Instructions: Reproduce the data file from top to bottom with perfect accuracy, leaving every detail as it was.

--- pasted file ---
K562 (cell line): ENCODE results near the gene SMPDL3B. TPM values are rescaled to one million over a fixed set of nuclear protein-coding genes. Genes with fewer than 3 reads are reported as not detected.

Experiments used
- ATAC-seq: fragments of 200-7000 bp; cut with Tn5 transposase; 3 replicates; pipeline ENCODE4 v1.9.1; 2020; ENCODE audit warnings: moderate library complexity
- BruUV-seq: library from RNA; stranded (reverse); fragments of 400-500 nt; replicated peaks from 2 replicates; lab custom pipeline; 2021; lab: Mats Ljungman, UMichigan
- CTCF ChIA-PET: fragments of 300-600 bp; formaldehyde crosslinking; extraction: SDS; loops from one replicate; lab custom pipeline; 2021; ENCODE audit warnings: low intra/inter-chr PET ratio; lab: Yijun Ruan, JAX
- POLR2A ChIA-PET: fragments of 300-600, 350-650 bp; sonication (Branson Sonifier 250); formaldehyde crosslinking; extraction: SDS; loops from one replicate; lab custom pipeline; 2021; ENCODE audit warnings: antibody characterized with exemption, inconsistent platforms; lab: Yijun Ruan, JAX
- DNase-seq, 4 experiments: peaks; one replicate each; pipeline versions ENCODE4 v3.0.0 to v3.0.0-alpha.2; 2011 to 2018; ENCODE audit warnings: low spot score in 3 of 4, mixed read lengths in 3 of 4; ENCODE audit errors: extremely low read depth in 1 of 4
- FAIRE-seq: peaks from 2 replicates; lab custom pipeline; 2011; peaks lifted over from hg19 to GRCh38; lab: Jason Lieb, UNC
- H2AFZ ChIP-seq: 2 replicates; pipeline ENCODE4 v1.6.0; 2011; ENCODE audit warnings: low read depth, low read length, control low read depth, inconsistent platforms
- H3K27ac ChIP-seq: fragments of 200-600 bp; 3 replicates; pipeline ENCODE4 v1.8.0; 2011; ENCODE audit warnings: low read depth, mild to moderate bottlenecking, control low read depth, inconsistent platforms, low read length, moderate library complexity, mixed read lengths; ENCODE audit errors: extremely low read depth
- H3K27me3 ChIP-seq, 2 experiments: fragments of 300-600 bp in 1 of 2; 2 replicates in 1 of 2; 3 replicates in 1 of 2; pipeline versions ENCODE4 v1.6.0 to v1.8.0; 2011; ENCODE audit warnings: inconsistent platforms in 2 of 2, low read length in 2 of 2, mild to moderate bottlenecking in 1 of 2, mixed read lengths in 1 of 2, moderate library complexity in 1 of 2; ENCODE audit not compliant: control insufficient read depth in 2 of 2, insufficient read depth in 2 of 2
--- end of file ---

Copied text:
K562 (cell line): ENCODE results near the gene SMPDL3B. TPM values are rescaled to one million over a fixed set of nuclear protein-coding genes. Genes with fewer than 3 reads are reported as not detected.

Experiments used
- ATAC-seq: fragments of 200-7000 bp; cut with Tn5 transposase; 3 replicates; pipeline ENCODE4 v1.9.1; 2020; ENCODE audit warnings: moderate library complexity
- BruUV-seq: library from RNA; stranded (reverse); fragments of 400-500 nt; replicated peaks from 2 replicates; lab custom pipeline; 2021; lab: Mats Ljungman, UMichigan
- CTCF ChIA-PET: fragments of 300-600 bp; formaldehyde crosslinking; extraction: SDS; loops from one replicate; lab custom pipeline; 2021; ENCODE audit warnings: low intra/inter-chr PET ratio; lab: Yijun Ruan, JAX
- POLR2A ChIA-PET: fragments of 300-600, 350-650 bp; sonication (Branson Sonifier 250); formaldehyde crosslinking; extraction: SDS; loops from one replicate; lab custom pipeline; 2021; ENCODE audit warnings: antibody characterized with exemption, inconsistent platforms; lab: Yijun Ruan, JAX
- DNase-seq, 4 experiments: peaks; one replicate each; pipeline versions ENCODE4 v3.0.0 to v3.0.0-alpha.2; 2011 to 2018; ENCODE audit warnings: low spot score in 3 of 4, mixed read lengths in 3 of 4; ENCODE audit errors: extremely low read depth in 1 of 4
- FAIRE-seq: peaks from 2 replicates; lab custom pipeline; 2011; peaks lifted over from hg19 to GRCh38; lab: Jason Lieb, UNC
- H2AFZ ChIP-seq: 2 replicates; pipeline ENCODE4 v1.6.0; 2011; ENCODE audit warnings: low read depth, low read length, control low read depth, inconsistent platforms
- H3K27ac ChIP-seq: fragments of 200-600 bp; 3 replicates; pipeline ENCODE4 v1.8.0; 2011; ENCODE audit warnings: low read depth, mild to moderate bottlenecking, control low read depth, inconsistent platforms, low read length, moderate library complexity, mixed read lengths; ENCODE audit errors: extremely low read depth
- H3K27me3 ChIP-seq, 2 experiments: fragments of 300-600 bp in 1 of 2; 2 replicates in 1 of 2; 3 replicates in 1 of 2; pipeline versions ENCODE4 v1.6.0 to v1.8.0; 2011; ENCODE audit warnings: inconsistent platforms in 2 of 2, low read length in 2 of 2, mild to moderate bottlenecking in 1 of 2, mixed read lengths in 1 of 2, moderate library complexity in 1 of 2; ENCODE audit not compliant: control insufficient read depth in 2 of 2, insufficient read depth in 2 of 2